[SciPy-user] Software for economic experiments

Guilherme P. de Freitas guilherme@gpfreitas....
Thu Dec 4 02:13:39 CST 2008


>> I was wondering if this could not
>> be done with Python.
>
> It certainly can be done with Python.
> I might be interested in helping.

Great! As for the language, I feel that not only it is possible to use
Python, but that it is also a good choice. Do you agree? Do you
suggest another language or set of languages? I know this is a Python
mailing list, so we are all biased but... anyway, it's good to check.

> Will one subject at a time interact with the software, or
> would it need to synchronously elicit responses from
> multiple human subjects? What kind of network configuration
> will you rely on in the lab?

I still have to find out about the details. See, I'm not directly
involved in the project, I'm just a grad student that works with the
professor on other things, but that saw the hacks they were doing to
run experiments and thought that "there must be a better way to do
this!".

That said, from what I've talked to the grad student that is actually
involved in the project, I think that at each stage (which lasts, say
90s) subjects make their decisions (how much to fish, demand for
fishing quotas, supply for fishing quotas, bids on the auction for
quotas). It is not clear to me what kind of "money" the subjects would
use in the auction, if its fake money distributed by the auctioneer or
if it comes from their profits. It should come from profits, but I
have to get the details.

>
> What department are you in?  What are the research goals?
> Is coauthorship a possibility?  Would the code be free and
> open source (e.g., BSD license)?  Is the existing auction
> code already FOSS licensed?  What language is it in?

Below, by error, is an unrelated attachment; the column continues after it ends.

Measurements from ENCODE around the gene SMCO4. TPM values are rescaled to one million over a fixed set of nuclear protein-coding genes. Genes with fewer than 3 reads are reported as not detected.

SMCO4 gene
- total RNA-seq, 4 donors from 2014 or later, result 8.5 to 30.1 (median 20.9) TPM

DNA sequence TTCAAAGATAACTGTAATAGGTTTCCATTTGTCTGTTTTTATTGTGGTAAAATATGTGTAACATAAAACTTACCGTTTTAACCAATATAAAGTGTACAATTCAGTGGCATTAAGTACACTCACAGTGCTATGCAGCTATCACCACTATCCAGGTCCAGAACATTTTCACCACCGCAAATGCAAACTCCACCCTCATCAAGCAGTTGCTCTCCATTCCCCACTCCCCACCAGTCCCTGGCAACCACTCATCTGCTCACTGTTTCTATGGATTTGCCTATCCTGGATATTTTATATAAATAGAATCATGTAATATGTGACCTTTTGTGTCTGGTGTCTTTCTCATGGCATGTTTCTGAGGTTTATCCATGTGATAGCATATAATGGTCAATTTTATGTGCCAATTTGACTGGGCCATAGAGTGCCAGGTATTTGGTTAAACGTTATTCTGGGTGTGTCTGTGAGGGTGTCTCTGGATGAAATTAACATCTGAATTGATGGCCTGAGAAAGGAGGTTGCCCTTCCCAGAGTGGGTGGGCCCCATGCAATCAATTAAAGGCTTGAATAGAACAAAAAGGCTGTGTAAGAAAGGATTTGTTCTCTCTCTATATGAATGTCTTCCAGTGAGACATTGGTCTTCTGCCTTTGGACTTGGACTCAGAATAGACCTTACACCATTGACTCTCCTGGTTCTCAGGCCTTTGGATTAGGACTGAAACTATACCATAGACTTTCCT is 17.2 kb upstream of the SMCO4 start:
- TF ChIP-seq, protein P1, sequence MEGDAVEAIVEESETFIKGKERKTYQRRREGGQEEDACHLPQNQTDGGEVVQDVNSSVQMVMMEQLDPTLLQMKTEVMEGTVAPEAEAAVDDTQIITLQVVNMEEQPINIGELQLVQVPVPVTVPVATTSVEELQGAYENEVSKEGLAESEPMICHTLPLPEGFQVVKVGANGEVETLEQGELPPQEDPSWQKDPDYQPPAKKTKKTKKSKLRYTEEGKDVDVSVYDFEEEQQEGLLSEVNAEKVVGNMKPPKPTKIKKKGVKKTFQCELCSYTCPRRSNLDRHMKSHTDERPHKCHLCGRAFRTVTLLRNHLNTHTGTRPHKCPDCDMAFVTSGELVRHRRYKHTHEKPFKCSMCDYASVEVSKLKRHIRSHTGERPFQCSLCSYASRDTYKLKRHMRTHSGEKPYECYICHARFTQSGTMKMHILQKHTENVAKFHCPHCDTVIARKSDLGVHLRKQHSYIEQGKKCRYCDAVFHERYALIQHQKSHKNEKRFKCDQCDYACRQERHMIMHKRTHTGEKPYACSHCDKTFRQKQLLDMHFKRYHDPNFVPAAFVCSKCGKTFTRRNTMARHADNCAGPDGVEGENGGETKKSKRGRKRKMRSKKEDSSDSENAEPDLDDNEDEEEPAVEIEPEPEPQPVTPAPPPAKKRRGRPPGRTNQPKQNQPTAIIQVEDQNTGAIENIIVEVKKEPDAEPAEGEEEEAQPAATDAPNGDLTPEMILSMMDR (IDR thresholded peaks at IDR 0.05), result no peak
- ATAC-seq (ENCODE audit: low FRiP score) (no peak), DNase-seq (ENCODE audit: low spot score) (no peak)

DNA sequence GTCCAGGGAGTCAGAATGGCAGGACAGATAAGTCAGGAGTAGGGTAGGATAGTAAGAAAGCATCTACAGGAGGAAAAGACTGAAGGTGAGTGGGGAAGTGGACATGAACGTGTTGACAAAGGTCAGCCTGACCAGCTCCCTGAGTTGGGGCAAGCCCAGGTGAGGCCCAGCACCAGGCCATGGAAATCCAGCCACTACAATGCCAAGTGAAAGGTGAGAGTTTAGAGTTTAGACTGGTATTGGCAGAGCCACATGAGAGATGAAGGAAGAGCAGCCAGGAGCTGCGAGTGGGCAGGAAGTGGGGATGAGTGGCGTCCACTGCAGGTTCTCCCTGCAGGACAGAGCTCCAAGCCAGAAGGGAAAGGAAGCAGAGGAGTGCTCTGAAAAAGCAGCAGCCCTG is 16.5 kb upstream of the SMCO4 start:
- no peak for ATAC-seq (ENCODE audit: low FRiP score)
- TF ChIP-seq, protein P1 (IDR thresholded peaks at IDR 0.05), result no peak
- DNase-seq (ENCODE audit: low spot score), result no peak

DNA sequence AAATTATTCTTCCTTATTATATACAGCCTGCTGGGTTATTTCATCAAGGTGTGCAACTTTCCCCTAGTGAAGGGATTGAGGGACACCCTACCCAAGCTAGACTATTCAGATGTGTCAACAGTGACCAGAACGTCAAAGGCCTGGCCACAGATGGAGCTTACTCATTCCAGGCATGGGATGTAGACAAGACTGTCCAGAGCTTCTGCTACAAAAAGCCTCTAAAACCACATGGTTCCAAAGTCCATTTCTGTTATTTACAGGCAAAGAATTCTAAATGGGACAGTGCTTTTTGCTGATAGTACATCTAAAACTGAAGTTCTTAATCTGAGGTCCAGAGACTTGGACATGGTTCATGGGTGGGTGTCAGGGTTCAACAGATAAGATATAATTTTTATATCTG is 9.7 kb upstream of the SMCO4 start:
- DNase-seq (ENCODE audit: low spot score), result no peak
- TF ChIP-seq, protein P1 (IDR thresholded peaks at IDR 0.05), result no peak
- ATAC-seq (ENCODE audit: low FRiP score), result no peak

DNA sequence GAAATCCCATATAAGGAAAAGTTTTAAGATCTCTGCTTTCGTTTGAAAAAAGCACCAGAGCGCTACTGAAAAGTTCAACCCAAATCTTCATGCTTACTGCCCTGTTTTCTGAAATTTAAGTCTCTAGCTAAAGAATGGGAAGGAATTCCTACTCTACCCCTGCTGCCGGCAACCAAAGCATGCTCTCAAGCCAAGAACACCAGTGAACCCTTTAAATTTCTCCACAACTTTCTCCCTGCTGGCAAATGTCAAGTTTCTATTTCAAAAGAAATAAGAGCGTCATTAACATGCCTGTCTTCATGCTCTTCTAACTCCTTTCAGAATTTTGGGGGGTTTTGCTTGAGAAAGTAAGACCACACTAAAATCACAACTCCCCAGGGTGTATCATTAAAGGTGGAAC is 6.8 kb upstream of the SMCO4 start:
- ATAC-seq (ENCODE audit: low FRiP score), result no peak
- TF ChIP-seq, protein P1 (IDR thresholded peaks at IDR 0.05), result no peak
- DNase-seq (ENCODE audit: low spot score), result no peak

I'm a PhD student in the Humanities and Social Sciences division at
Caltech. This research is led by prof. John Ledyard, who is my main
advisor at the moment. From what I understood, the goals are to set up
new regulations for fisheries in the Pacific coast that are more
efficient, environmentally "healthy" and politically viable (for
example, current fishing companies will have to be given a bigger
share of the pie). As for co-authorship, again, I'm not part of the
project, but I can ask the people involved about it.

I can't say for sure, but I firmly believe the code will be licensed
under some FOSS license. I would definitely make a lot of noise here
if it did not! The trading (general equilibrium) software is called
jMarkets, and it is written in Java. Here's the website:

http://jmarkets.ssel.caltech.edu/

It is licensed under the GPL, as you can see on the website. Prof.
Charles Plott is the main person behind jMarkets at the moment, from
what I know. There is also a jAuctions:

http://www.hss.caltech.edu/~jkg/jAuctions.html

also in Java. Prof. Jacob Goeree is the main person behind jAuctions.
Anyway, I'll ask John (Ledyard) about these details too.

> Feel free to send a couple relevant papers,
> if that might help me see into your project.
> I have no substantial fisheries knowledge,
> but I am an economist with Python programming
> experience, and I think fisheries issues are
> interesting.

Great! We'll be in touch.


-- 
Guilherme P. de Freitas
http://www.gpfreitas.com


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